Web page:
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Food Technology Report - packaging and nutritional labelling

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Food Technology Report The main purposes of food packaging are: To preserve the product To protect the product from damage, both accidental or malicious damage (where someone damages the product on purpose) To make the product more attractive to the consumer To make it easier to transport the product Packaging: materials Plastics Plastics are widely used in food packaging because they are: versatile - in particular, they can be either flexible or rigid resistant to acids and other chemicals easy to print on lightweight, and cheap to produce (NB: not all plastics have all the above qualities.) Types of plastics used in food packaging. Name Uses and properties Polyvinyl Chloride (PVC) Bottles for juice and mineral water High-Density Polythene (HDPE) Bottles for milk Polystyrene (PS) Bin-liner bags and containers for frozen foods PS can stand extreme cold Low-Density Polythene (LDPE) Egg cartons and yoghurt pots LDPE can withstand heat and provide insulation Polypropylene (PP) Biscuit and crisp wrappers; squeezable bottles for sauces PP is used for chilled products, but not frozen ones Polypropylene Terephthalate (PET) Oven-ready packaging and fizzy-drink bottles A special packaging technique is Modified-Atmosphere Packaging (MAP). Here food products are contained in a plastic container, in which the air has been modified to prolong the shelf-life of food and to stall colour deterioration and other problems, until the package is opened. ...read more.


It only denotes that the packaging manufacturer has financially contributed to the cost of recovering and recycling packaging in European countries other than the UK. Labelling The law requires certain information to be given on all pre-packed foods to ensure that the consumer is protected and informed. The guidelines are laid down by the EU. These are the items on the label that are required by law. manufacturer's name and contact details name of the product description of the product weight (NB - some foods are exempt, for example bread) ingredients (listed in descending order of weight) cooking/heating instructions storage instructions best-before date the process used for manufacture The following items are not legal requirements, but are nevertheless good practice and often included on packaging: illustration of product price nutritional values of the product customer guarantee the batch-code and bar-code numbers opening instructions ________________ ________________ Traffic light labelling You're standing in a supermarket aisle looking at two similar products, trying to decide which to choose. You want to make the healthier choice but, as usual, you're in a hurry. Well, help is at hand. A growing number of supermarkets and food manufacturers are using traffic light colours on the labels of some products to help you make your choice. ...read more.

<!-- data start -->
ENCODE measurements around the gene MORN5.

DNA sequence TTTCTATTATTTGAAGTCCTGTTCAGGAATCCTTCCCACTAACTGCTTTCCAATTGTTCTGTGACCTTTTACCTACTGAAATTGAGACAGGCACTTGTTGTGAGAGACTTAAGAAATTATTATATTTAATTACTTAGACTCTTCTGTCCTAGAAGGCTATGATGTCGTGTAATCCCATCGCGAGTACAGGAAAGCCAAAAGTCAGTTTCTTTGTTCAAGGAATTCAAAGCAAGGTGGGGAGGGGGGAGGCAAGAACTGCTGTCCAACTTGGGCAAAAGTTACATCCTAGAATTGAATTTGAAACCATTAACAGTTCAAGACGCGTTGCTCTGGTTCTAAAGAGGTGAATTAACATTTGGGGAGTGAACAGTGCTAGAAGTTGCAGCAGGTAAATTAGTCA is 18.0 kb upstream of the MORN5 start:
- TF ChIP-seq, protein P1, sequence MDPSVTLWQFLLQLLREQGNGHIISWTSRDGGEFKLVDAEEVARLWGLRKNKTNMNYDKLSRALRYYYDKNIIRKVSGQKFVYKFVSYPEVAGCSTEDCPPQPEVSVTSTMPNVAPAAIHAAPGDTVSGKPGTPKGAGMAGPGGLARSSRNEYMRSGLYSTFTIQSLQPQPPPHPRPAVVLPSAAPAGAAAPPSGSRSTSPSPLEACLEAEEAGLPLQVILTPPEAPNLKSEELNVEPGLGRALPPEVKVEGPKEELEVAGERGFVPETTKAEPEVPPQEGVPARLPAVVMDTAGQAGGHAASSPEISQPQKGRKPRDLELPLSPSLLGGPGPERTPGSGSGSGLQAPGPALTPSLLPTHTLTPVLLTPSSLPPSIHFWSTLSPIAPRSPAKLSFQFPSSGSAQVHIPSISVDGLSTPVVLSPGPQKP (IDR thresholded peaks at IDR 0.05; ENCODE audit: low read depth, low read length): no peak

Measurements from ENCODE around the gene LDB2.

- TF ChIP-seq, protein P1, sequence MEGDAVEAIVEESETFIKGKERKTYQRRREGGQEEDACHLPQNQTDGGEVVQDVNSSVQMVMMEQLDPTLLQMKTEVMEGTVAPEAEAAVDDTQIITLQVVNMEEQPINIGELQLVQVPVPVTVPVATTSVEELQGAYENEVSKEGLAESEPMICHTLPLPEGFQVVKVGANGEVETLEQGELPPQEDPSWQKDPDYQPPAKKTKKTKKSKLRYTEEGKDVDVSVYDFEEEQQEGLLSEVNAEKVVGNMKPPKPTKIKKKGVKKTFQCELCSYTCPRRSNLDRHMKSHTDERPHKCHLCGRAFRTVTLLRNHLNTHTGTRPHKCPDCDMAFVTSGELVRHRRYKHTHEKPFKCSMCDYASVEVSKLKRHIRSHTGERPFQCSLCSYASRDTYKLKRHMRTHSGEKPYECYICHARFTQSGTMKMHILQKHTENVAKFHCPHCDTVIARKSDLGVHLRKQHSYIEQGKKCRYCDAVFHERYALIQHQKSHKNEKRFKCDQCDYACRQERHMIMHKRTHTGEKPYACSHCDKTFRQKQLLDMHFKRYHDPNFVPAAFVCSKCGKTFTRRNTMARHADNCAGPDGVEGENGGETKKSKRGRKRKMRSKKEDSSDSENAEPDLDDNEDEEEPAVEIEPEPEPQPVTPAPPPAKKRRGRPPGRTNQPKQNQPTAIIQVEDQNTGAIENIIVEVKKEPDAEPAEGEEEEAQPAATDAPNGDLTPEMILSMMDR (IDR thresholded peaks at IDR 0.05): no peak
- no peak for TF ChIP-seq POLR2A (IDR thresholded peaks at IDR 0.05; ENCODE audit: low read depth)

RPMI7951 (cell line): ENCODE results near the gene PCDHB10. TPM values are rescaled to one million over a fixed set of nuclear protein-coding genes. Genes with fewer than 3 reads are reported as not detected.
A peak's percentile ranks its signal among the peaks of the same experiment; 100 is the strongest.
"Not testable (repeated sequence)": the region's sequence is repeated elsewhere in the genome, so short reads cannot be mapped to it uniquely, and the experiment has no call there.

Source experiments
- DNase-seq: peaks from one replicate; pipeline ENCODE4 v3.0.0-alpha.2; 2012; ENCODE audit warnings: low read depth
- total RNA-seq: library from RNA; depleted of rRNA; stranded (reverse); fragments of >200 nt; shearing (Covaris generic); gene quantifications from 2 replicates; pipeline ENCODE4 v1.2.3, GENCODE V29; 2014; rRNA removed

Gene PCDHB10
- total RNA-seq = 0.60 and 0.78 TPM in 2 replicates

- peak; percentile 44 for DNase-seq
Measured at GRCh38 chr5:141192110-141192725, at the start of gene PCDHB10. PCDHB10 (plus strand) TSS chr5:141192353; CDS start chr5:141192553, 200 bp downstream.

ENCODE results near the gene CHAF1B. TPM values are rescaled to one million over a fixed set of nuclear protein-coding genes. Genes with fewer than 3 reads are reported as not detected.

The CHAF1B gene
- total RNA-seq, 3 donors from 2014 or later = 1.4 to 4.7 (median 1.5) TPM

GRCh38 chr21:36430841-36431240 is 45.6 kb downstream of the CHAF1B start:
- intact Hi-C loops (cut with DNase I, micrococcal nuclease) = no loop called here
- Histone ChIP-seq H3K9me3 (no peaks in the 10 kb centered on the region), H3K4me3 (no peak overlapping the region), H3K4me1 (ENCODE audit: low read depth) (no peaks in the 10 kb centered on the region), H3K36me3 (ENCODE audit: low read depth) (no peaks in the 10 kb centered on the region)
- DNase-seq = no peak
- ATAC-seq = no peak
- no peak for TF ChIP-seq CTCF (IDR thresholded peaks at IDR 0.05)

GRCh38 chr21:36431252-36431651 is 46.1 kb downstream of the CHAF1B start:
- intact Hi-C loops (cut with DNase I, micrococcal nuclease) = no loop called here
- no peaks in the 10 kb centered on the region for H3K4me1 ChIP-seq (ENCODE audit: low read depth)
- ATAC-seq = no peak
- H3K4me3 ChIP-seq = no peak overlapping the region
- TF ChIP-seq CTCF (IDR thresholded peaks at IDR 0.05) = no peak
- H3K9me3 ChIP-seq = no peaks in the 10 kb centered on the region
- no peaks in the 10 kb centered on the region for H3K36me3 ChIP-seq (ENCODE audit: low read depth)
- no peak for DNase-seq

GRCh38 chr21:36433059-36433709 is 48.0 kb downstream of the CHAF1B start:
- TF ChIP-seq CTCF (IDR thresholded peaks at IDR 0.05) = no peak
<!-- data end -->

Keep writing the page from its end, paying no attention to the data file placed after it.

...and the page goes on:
Food Preservation Because food is so important to survival, food preservation is one of the oldest technologies used by human beings. Here are a few ways of preserving food: Refrigeration and freezing Canning Irradiation Dehydration Freeze-drying Salting Pickling Pasteurizing Fermentation Carbonation Cheese-making Chemical preservation The basic idea behind all forms of food preservation is either: To slow down the activity of disease-causing bacteria To kill the bacteria altogether In certain cases, a preservation technique may also destroy enzymes naturally found in a food that cause it to spoil or discolor quickly. An enzyme is a special protein that acts as a catalyst for a chemical reaction, and enzymes are fairly fragile. By increasing the temperature of food to about 150 degrees Fahrenheit (66 degrees Celsius), enzymes are destroyed. A food that is sterile contains no bacteria. Unless sterilized and sealed, all food contains bacteria. For example, bacteria naturally living in milk will spoil the milk in two or three hours if the milk is left out on the kitchen counter at room temperature. By putting the milk in the refrigerator you don't eliminate the bacteria already there, but you do slow down the bacteria enough that the milk will stay fresh for a week or two. ...read more.

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